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Blu-ray: Intimate Lighting | reviews, news & interviews

Blu-ray: Intimate Lighting

Blu-ray: Intimate Lighting

A very bearable slightness of being pervades Ivan Passer’s Czech feature debut

Down in one: that mysterious eggnog

From the way that Czech director Ivan Passer remembers the genesis of this, his 1965 debut feature, in the 2006 interview that comes with this Second Run rerelease, Intimate Lighting happened practically by accident. A scriptwriter friend had put an idea forward to Prague’s Barrandov Studios, the acceptance of which a few months later came as a surprise to all, and resulted in Passer, better known during the period of the Czech New Wave as a screenwriter (notably as a collaborator of Milos Forman), agreeing to direct.

It seems a somehow appropriate beginning for a film in which, famously, nothing very much happens, but where the texture of life, its location in a particular place and time, filters through gloriously. The story centres on the return of a professional musician, cellist Petr (Zdeněk Bezušek), to the place of his birth, to play as a soloist in a concert organised by a childhood friend, Bambas (Karel Blažek). He's due to play the Dvorak concerto, but we only gather that from the opening scene of the local amateur orchestra rehearsing chaotically, from which Passer cuts beautifully to Petr’s arrival at the station, accompanied by glamorous city-girl Stepa (Věra Křesadlová, Forman’s second wife, pictured below with Zdeněk Bezušek).

Intimate LightingThe actual musical performances we do witness are very different: one has violist Bambas and his violinist father-in-law joining the local funeral band (rewards for which come in a very earthly form), the other sees them joined by the village chemist for Mozart quartets (the result is hilariously, but lovingly bad: pictured below). There’s an unforgettable meal sequence involving a sort of pass-the-chicken-leg gastronomic fiasco, and a final moment (main picture) in which the drink doesn’t flow as expected.

Which can’t be said of the key scene between Petr and Bambas, a boozy overnighter in which the two friends contemplate how their lives have passed, and changed – in particular, for the latter, as he accommodates his responsibilities of family (the children are joyful), local position (Blažek’s character is the proud owner of a car, though it seems to bemuse him as much as anything else), and home (in the literal sense: he is building the house himself, each new addition an elaborate give-and-take exercise in obtaining materials).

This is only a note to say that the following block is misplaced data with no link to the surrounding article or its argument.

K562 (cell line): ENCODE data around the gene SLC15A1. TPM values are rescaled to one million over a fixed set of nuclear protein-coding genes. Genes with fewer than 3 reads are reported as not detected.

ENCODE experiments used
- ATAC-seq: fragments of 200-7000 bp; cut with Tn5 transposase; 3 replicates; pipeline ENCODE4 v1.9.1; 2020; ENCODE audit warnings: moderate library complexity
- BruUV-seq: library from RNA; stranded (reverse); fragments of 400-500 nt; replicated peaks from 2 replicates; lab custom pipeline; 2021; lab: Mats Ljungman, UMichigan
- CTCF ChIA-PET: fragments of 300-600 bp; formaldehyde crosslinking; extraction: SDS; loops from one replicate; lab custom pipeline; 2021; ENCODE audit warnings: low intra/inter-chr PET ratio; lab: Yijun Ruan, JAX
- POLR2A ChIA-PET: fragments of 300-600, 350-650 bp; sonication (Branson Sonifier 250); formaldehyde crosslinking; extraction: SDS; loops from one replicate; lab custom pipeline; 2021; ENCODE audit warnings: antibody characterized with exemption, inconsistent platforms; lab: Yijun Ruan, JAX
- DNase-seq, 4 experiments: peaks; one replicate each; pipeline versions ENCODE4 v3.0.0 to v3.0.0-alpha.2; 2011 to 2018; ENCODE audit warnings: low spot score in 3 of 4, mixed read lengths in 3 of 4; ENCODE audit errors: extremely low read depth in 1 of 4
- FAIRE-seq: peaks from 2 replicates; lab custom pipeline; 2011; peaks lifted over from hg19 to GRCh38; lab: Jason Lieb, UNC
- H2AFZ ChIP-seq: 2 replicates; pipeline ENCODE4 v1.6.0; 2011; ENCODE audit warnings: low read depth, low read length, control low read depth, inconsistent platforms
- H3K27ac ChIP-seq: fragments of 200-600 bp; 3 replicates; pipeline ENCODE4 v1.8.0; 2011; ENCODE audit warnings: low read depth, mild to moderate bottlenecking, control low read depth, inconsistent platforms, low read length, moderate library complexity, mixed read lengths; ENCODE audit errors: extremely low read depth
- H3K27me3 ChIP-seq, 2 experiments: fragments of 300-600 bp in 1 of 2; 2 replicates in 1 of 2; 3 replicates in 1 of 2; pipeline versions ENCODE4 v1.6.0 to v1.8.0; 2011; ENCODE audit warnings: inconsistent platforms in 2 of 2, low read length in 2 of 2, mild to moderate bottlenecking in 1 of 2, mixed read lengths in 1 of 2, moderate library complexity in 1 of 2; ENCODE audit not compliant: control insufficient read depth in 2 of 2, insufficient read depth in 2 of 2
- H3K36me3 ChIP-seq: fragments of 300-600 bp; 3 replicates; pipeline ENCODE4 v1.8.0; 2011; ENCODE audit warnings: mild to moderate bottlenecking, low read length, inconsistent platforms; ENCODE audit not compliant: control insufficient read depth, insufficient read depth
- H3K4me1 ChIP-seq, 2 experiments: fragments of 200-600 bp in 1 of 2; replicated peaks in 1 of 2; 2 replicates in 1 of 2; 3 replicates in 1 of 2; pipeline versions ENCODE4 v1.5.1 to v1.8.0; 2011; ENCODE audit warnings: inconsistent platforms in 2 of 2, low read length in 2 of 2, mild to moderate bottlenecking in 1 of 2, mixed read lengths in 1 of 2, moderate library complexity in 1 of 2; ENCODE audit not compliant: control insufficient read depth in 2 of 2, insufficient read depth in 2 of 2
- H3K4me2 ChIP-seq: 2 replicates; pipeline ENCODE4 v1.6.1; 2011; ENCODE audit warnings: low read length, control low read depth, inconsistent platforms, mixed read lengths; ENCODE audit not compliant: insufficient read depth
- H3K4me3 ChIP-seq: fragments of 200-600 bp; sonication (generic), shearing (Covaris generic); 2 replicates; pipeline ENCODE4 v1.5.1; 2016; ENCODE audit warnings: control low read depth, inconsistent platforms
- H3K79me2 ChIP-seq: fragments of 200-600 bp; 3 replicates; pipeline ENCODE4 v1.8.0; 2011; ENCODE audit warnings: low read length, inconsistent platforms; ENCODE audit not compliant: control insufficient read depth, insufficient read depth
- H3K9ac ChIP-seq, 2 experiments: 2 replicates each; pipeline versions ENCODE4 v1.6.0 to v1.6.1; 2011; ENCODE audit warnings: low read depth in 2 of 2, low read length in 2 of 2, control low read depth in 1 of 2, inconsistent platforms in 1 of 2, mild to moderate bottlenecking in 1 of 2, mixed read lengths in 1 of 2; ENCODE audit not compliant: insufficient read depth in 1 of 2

The humour here is characteristic of that great Czech writer Bohumil Hrabal: included as an extra on this release, Passer’s 1964 short film, A Boring Afternoon, was an Hrabal adaptation, perfect in its sense of the inconsequential intonations and small dramas of tavern life. The writer’s sense of the colloquial eccentricities of life is surely there too in Intimate Lighting’s funeral scene, and another matchless, wordless sequence in which the women of the village – their aged faces speaking silent volumes – pass by Stepa, who seems to have arrived from another world (Křesadlová was a rock singer in real ife).

Intimate LightingPasser remembers the process of casting such non-professionals as both frightening and exciting, his story about convincing Blažek to play the melancholic Bambas particularly memorable (there’s a poignant postscript, too). The line between fiction and documentary is fine, to which critic Trevor Johnston alludes in a fascinating booklet essay that quotes from a later memoir by Forman: “You cannot really capture everyday life by documenting it, you have to recreate it.” Shooting on location had the advantage of escaping studio interference, as well as working as much as possible with natural light, which helps to give the images their intentional lack of polish. That effect is particularly noticeable in this 4K restoration (mono soundtrack retained, of course) that was presented at the 2016 Karlovy Vary festival, and receives its first international Blu-ray release here.

We are left to ponder how it was that Intimate Lighting was so resoundingly banned after the Prague Spring, especially when Passer remembers the immediate reaction from the Barrandov Studios head on its first screening, “This might be the most boring film ever made.” Although it was made with no commercial and only “mild” political pressure, as Passer remembers, the Party was put out not when it was challenged, but when it was simply ignored. The details and truth of life seep through far more memorably here than any dogma ever could.

Passer remembers the immediate reaction from the Barrandov Studios head, 'This might be the most boring film ever made'

rating

Editor Rating: 
4
Average: 4 (1 vote)

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